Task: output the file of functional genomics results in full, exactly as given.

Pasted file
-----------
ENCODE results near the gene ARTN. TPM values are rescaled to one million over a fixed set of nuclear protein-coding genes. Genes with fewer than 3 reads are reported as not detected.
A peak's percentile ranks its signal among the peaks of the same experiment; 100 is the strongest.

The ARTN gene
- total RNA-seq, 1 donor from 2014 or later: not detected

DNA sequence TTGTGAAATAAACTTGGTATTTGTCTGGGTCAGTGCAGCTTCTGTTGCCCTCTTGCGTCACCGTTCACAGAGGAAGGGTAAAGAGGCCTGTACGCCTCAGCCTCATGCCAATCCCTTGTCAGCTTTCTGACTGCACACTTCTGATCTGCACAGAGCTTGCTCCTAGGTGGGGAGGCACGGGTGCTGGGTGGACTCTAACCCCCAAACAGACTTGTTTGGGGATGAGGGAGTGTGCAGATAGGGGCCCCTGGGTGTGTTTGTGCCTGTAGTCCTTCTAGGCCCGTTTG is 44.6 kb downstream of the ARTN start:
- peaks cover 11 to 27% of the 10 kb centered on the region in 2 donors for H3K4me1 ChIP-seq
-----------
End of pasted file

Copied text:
ENCODE results near the gene ARTN. TPM values are rescaled to one million over a fixed set of nuclear protein-coding genes. Genes with fewer than 3 reads are reported as not detected.
A peak's percentile ranks its signal among the peaks of the same experiment; 100 is the strongest.

The ARTN gene
- total RNA-seq, 1 donor from 2014 or later: not detected

DNA sequence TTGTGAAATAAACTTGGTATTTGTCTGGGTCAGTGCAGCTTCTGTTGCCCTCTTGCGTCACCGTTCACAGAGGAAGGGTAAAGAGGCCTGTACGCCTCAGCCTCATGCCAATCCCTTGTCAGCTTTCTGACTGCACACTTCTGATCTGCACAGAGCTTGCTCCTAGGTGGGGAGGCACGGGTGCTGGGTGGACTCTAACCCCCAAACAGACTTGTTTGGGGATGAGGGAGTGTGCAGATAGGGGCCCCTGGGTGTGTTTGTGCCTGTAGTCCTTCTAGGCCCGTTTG is 44.6 kb downstream of the ARTN start:
- peaks cover 11 to 27% of the 10 kb centered on the region in 2 donors for H3K4me1 ChIP-seq